Conflicts and extreme climate change threatens access to food in 39 countries – UN agriculture report
Unrelenting conflict and rapid climate change is continuing to reshape agriculture across the world, and contributing to major food shortages across 39 countries, which continue to rely on help from the United Nations to meet their food needs, the Food and Agriculture Organization (FAO) said on Thursday.
According to the report, civil conflicts and population displacement are the key drivers of food insecurity in East Africa and the Near East, whereas dry-weather conditions have led to reduced cereal outputs in Southern Africa.
Civil conflicts, often coupled with extreme climate events, continue to hamper food access to vulnerable populations in Central African Republic, Nigeria, South Sudan, Syria, Yemen, among others.
Ongoing conflict has left 17.8 million Yemenis in need of humanitarian assistance, and around two million in the Central African Republic, which is also fueled by reduced food production and poorly functioning markets.
Cereals remain key
The global importance of cereal crops to the human diet “cannot be over stated,” according to FAO. Cereals are hugely adaptable, especially in regions that rely mainly on plant sources for protein and calories.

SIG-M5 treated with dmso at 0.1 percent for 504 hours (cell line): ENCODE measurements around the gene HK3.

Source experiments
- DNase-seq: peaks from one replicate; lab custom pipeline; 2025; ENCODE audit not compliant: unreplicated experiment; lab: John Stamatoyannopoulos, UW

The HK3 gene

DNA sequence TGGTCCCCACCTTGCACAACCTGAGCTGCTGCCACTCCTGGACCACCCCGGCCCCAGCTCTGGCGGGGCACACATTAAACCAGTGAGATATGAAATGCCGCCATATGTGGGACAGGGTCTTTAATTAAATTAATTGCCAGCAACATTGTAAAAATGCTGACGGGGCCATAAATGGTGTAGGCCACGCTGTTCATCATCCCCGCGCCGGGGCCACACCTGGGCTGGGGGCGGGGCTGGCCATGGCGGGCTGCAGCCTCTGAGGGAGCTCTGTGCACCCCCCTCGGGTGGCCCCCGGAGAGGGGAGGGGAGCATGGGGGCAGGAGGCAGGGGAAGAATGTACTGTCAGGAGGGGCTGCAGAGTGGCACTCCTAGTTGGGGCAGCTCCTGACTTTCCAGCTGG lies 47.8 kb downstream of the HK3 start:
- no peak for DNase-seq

Against this backdrop, unfavourable weather conditions curbed Southern African cereal outputs so far this year, heightening food insecurity, while abundant rains in East Africa boosted production but resulted in localized flooding.
In the continent’s North, favourable spring weather prompted a production upturn, while in the West, harvests are expected to revert back to average levels.
In the Near East and Central Asia’s Commonwealth of Independent States, rainfall deficits have prompted predictions that 2018 cereal harvests will be “below-average levels,” while ongoing conflicts in parts of the Near East continue to impede agricultural activities.
The Far East is forecast to rise slightly, driven by a larger paddy output.
At the same time, weather conditions have impacted cereal production in the Latin America and the Caribbean area.
“Dry weather in South America has lowered 2018 cereal outputs relative to last year’s record,” the report stated, noting maize in particular. In Central America and the Caribbean, it says: “unfavourable rains affected 2018 maize production, except in Mexico.”
The report notes that cereal production in the 52 Low-Income Food-Deficit Countries (LIFDCs) is projected at around 490 million metric tonnes; about 19 million above the past five-year average.